If you want to give your bread more of the San Fran taste, you need to replicate the other organisms that are present in the SF starters. My best result to do this is to add 2 to 4 ounces of Dannon non-fat plain yogurt to a cup or two of the starter when I begin to bake. DO NOT ADD to your jar of starter!! I also add about half a teaspoon of commercial yeast to the loaf. Again, not to your jar of starter. Either of these live commercial organisms (from the yogurt and yeast) will out-compete your delicate wild starter yeasts and you will lose the delicious flavor it brings if you add them to your 'mother' starter in the big jar in the fridge. That process does not happen fast enough to kill the flavor of one batch of bread, so you are OK there. I also use only starter as the liquid for my bread so that I do not need to let it grow overnight to leaven the bread. Throwing in an extra tablespoon of sugar to give the yeast some PEP is also helpful.
If you use a bread machine, do not use the short or quick cycle or your wild yeasts will not have a chance to do their thing. By hand, lengthen your rise time to get a full rise. Your ovenspring will also be somewhat less than with commercial yeast.
As for care and feeding: I bake weekly, but only use the SD every two weeks. I feed it weekly with a cup each of water and flour. I keep it in the refrigerator to slow the growth so that it does not eat me out of house and home, or become weak from hunger.
If you decide you love SD, treat yourself to Nancy Silverton's book. It is fabulous and shows how you could spend your life becoming a SD gourmet!
If you have a favorite sourdough starter or bread recipe, please share by using the comments process below!
Tuesday, September 28, 2010
The classic preparation for fast departure is a pre-packed duffel bag or backpack, which is called by many names: BOB (bug-out bag), GOOD (get-out-of-Dodge) bag or a GO! (not an acronym, just GO!) bag. What these all have in common is that they meet these criteria: they are tailored to the individual, the potential emergency and the ability of the individual to carry it on their back in a quick exit.
The key to a well-stocked GO! bag is to have some basic plan for where you will go if you need to GO! Minimum items should be a change of shirt, 2 changes of underclothes, basic sanitation and dental care supplies, some high calorie stable food items, bottle(s) for water and some method for ensuring that the water is clean, a source of light, small first aid and sewing kits, and some cash --whatever you can afford to have sit in a bag near your bed. I suggest at least $50, but more is better. Think what it would cost for the first night or two with meals in a modest hotel.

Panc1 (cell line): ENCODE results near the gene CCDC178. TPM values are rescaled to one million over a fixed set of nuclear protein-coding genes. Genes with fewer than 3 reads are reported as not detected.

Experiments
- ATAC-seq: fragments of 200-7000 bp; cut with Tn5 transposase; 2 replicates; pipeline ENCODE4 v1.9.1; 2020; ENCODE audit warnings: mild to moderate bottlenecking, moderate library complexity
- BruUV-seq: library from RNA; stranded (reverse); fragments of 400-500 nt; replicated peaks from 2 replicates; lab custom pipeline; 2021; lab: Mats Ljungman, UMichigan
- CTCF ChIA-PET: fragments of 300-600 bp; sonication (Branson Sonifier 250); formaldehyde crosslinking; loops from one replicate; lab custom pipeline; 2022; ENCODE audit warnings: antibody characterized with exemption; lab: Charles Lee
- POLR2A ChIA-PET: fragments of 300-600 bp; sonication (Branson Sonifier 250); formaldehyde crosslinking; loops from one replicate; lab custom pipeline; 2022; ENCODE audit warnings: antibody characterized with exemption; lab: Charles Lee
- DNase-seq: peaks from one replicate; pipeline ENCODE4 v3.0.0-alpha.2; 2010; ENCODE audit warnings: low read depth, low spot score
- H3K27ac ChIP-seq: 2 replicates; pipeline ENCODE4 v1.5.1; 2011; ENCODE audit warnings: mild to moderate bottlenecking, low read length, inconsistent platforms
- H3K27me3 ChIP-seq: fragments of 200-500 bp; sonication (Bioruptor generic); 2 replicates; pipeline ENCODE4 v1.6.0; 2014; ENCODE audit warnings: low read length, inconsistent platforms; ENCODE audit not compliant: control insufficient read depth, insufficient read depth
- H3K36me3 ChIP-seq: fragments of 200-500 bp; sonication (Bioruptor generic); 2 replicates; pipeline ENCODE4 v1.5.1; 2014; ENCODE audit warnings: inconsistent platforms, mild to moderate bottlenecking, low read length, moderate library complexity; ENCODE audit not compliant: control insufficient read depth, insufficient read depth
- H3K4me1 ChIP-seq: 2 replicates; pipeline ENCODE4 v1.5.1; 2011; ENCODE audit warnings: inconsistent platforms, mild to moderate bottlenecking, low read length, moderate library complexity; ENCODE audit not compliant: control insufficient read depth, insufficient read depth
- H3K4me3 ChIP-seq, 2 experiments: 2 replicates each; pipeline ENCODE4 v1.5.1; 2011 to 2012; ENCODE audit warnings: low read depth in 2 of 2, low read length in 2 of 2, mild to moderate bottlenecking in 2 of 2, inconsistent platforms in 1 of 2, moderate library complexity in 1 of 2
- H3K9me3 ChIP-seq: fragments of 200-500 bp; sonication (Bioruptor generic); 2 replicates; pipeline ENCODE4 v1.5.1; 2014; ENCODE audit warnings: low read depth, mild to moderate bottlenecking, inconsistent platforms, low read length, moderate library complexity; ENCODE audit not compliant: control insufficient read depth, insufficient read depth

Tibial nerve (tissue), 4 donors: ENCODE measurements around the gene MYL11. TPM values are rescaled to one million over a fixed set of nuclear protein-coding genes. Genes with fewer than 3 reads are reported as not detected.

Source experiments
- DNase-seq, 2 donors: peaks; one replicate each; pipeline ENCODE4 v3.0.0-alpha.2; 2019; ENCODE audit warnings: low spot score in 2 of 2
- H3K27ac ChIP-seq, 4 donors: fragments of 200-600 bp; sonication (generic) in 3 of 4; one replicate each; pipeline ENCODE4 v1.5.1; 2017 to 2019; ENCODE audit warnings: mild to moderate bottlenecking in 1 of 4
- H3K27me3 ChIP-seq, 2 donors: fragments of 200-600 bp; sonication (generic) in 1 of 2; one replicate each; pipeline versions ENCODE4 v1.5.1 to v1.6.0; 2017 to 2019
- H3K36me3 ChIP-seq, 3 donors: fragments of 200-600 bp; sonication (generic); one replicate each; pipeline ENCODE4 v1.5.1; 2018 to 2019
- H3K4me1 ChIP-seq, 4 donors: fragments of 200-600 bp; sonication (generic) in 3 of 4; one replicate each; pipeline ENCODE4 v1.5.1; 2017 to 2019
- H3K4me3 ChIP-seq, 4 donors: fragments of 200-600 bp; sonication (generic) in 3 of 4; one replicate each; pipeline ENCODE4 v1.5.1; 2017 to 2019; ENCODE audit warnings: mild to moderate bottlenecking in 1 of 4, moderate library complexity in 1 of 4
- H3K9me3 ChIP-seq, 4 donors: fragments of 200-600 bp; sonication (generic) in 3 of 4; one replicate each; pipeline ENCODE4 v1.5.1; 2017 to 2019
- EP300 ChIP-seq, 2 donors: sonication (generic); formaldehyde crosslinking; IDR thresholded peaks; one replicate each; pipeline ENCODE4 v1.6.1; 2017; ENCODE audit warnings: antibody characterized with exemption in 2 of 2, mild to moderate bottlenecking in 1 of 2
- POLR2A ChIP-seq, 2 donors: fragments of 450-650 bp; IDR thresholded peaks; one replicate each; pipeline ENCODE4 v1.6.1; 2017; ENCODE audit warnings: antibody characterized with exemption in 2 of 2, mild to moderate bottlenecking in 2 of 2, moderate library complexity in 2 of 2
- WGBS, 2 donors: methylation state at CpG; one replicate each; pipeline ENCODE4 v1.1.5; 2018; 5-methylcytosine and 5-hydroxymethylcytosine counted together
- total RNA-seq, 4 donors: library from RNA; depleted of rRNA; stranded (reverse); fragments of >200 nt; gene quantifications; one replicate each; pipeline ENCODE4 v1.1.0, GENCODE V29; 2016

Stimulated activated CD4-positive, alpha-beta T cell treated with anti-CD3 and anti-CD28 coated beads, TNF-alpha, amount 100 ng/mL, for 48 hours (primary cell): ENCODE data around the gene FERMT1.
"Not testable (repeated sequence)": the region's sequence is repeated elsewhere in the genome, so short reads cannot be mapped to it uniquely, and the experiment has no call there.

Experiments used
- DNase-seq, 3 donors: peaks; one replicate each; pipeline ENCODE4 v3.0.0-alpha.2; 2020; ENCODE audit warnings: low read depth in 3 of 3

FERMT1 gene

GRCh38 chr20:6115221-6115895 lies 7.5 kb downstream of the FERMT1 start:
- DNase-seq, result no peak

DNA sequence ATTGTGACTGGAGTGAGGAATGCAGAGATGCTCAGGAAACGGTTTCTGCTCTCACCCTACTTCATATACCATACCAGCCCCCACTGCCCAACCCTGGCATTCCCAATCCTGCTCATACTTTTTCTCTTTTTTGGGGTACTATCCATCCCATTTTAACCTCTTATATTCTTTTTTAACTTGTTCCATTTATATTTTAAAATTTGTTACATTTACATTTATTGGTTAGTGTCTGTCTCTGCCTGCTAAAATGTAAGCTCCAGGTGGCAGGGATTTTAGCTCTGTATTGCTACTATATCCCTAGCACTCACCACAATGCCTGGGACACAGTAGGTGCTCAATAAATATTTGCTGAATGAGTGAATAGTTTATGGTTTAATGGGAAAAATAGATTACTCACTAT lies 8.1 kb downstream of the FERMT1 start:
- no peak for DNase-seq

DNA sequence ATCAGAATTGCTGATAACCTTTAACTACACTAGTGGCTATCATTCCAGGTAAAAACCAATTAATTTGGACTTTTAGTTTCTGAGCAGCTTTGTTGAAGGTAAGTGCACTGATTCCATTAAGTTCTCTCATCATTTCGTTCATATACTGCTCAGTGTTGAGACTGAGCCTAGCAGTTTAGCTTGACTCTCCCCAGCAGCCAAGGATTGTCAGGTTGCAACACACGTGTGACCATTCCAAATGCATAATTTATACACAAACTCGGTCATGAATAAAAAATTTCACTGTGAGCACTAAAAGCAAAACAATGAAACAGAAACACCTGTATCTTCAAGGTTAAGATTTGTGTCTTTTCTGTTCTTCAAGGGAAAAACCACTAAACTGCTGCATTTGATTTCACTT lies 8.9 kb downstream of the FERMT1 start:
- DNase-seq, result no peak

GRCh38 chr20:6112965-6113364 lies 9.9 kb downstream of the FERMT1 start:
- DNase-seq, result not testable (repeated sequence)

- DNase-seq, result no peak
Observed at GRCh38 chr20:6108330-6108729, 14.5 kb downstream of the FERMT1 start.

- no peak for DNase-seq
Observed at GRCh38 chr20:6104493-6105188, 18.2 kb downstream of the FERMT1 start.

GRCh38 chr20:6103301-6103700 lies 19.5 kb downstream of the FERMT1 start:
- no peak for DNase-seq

Depending on your location and your plan, you may want other things: a compass, something to start a fire, a fishing line and hook, a small sleep sack and bug netting, sunglasses, comfort items. The purpose is to keep you and your family from being alone in the dark in your pajamas with nothing but a teary face to get you through the next few days until you can return home or find a more secure place to stay.
One way to make this concept work is to keep miniature or travel sized items in the bag -- it is for temporary use. Also look for lightweight alternatives for some items and don't pack non-essentials, like video games and photo albums. The point is to tailor it but keep it light so that if you end up walking instead of driving (think flood, windstorm that knocks down the trees, etc.) you DO NOT end up leaving a trail of important items behind as you become tired.
Once you and each of your family members have your own GO! bags, you must all fight the urge to raid or pilfer from them. You are also ready to start the next phase of GO! preparations, which could include a common but larger bag with additional clothing, more advanced first-aid or that book you know you'll have time to read. The larger bag or bags would be what gets loaded in the car if you have an hour or two notice that you will need to evacuate AND can take your car.
You may also want an empty box and a list for this contingency. This is where you get to load the 3 photo albums, more canned food from the pantry, the family silver, or whatever items you don't want to lose. Again, this is IF AND ONLY IF you have time to load more than your personal GO! bags. Remember: never put your lives at risk for STUFF. It's just not worth it. There will always be more STUFF, but there will never be another you!!
Sunday, September 12, 2010
1. Identified the potential emergency situations in your area
2. Also considered other potential hardships for which you need to be prepared
3. Have identified the items that would be most helpful to you in these circumstances
4. Have identified which of these you have on hand
5. Have gathered them into two places: one for food items and one for non-food items.
If you have done these things, CONGRATULATIONS!! You have taken some positive steps toward being more prepared!!
So why does this blog title reference a 'hard part?' Because you are never truly prepared if you are in debt. Huh? Debt? Yep. If you owe more than you can pay off with your cash-on-hand, and one of the things in 1. or 2. above happen, your life will be beyond miserable.
By debt I mean everything from a recently past-due light bill to credit cards to a car to a second mortgage. The only debt you should have is your mortgage and you should be working hard to pay that off-- IF you can really afford a house at all.